The House

David Dodge on why the fiscal monitor doesn't matter

The former Bank of Canada governor tells The House why he doesn't put much stock in monthly economic numbers, and why he thinks now is the time to invest more money in infrastructure.
Former Governor of the Bank of Canada David Dodge says that the quarterly numbers, especially at start of the year, don't tell you much of anything, and that he learned not to rely on those numbers as an indicator of where you're going over the course of the year. 0:53

Fiscal numbers released Friday by the Department of Finance painted a rosier picture of the Canadian economy, but the former governor of the Bank of Canada cautioned against putting too much stock in the monthly outlook.

"The fiscal numbers, especially at the start of the year, don't tell you much of anything," David Dodge said in an interview on CBC Radio's The House.

"I learned not to rely on those numbers very much at all as an indicator of where you're going over the course of the whole year."

In the monthly Fiscal Monitor, Ottawa revealed that government revenues came in at $24.3 billion in June, a surplus of $1.1 billion more than what the government spent. 

Dodge said growth in the Canadian economy is slower than he expected.

"I think we've seen enough of the numbers of the first half to say that yeah, we've had no growth, we've probably shrunk in the first half of this year, and the outlook for the second half is a little better but certainly not as good as I could have hoped for a year ago," he said. 

Dodge weighed in on the election debate over infrastructure, saying that the current economic climate makes this the ideal time to invest in roads, public transit, affordable housing and green infrastructure projects.

Earlier this week, the Liberals announced they would spend $125 billion on infrastructure over 10 years — nearly double what the Conservatives have committed. Their plan accounts for three years of consecutive deficits before returning to balance in the 2019-2020 fiscal year.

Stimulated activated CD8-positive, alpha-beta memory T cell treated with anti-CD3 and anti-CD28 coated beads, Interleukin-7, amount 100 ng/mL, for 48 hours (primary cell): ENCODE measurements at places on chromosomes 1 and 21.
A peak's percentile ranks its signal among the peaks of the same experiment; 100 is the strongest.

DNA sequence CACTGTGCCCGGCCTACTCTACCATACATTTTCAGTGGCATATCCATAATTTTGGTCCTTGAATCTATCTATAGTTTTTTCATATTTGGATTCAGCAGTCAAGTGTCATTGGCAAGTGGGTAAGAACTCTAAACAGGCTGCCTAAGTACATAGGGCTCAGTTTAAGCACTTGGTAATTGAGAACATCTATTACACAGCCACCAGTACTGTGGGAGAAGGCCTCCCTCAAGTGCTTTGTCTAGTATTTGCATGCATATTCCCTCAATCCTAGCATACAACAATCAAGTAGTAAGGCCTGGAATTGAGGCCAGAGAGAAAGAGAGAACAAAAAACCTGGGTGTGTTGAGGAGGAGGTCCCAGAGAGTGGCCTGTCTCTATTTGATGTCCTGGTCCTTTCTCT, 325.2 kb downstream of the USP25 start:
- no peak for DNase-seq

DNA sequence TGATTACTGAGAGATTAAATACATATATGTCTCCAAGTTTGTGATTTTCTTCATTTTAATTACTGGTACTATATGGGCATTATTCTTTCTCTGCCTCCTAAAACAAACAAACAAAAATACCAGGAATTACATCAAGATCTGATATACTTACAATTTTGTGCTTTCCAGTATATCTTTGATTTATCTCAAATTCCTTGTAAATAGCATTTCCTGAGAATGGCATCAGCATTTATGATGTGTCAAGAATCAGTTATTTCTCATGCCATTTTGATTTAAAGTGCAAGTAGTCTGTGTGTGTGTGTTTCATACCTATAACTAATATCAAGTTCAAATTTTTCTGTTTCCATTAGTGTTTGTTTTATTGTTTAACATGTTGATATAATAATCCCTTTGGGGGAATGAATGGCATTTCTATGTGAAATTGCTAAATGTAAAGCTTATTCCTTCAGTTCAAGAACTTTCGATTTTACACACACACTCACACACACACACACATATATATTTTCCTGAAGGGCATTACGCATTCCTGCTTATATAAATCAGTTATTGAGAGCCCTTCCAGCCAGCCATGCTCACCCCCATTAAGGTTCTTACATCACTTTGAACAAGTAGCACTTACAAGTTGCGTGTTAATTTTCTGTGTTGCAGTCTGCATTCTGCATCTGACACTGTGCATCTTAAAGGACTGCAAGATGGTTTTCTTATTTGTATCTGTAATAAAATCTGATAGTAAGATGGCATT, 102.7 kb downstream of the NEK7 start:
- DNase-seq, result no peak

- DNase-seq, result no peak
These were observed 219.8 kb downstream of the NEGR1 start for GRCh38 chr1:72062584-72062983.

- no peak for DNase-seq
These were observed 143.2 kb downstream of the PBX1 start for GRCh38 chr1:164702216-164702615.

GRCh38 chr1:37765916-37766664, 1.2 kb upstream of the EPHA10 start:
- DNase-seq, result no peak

Both the Conservatives and the NDP have promised balanced budgets immediately.

"What it means is that on a cash basis in the short run, governments that borrow to do that are going to go into debt, just as a private corporation [does]," Dodge said, but added running a deficit to pay for infrastructure isn't necessarily a bad idea.

"[Deficits] are bad at some points in time, they are very good in other points in time," he said.

"At a time when there's a lot of slack in the economy, it's absolutely appropriate for the government to be spending more than they are taking in, to support the economy and because it's a very good time to get things done. When conditions are more buoyant, governments really ought to be running big surpluses, leaning against that inflationary wind."

"Borrowing at these incredibly low interest rates for 30 years to finance this long-lived investment is actually a wonderful thing to be doing," he said.

"At the moment, right across the country we have relatively slow demand for the folks that are needed to build the infrastructure, so the costs to put the infrastructure in place a bit lower than they have been. It's a good time to do it — what we know we need to do."

He also suggested that user charges could be one way to help pay for infrastructure.

"I would argue for user chargers as an important source for government revenues...roads is a good example, that it's actually appropriate to toll those roads to defray the cost of that over a period of time," Dodge said.

Pension reform 'incredibly important' as workforce evolves

Dodge, who was recently appointed chair of the nominating council for the Board of Directors for the Ontario Retirement Pension Plan, also touched on why he supports the controversial provincial pension plan that's shown up on the campaign trail.

"The structure of work is changing so dramatically that many, many people aren't going to have a job with a company for a period of time and be able to build up savings in a company plan," he said.

"The most difficult thing for people when they get into their 70s is, how do you manage your money so that given the ups and downs in the market, it will last over the rest of your life?"

Dodge said Ontario's plan is a "second-best decision" compared to reform of the Canada Pension Plan, but is "a step along the way."

He had strong words for Conservative Leader Stephen Harper, who has said the ORPP would amount to "an enormous tax increase."

"I don't really understand the argument the Prime Minister makes that this is a tax," Dodge said. "It's not a tax. It's a contribution to a pension."

"He's got the system backwards. He's the one who wants to impose the tax on future generations because he's not willing to provide a vehicle for people to save for themselves."


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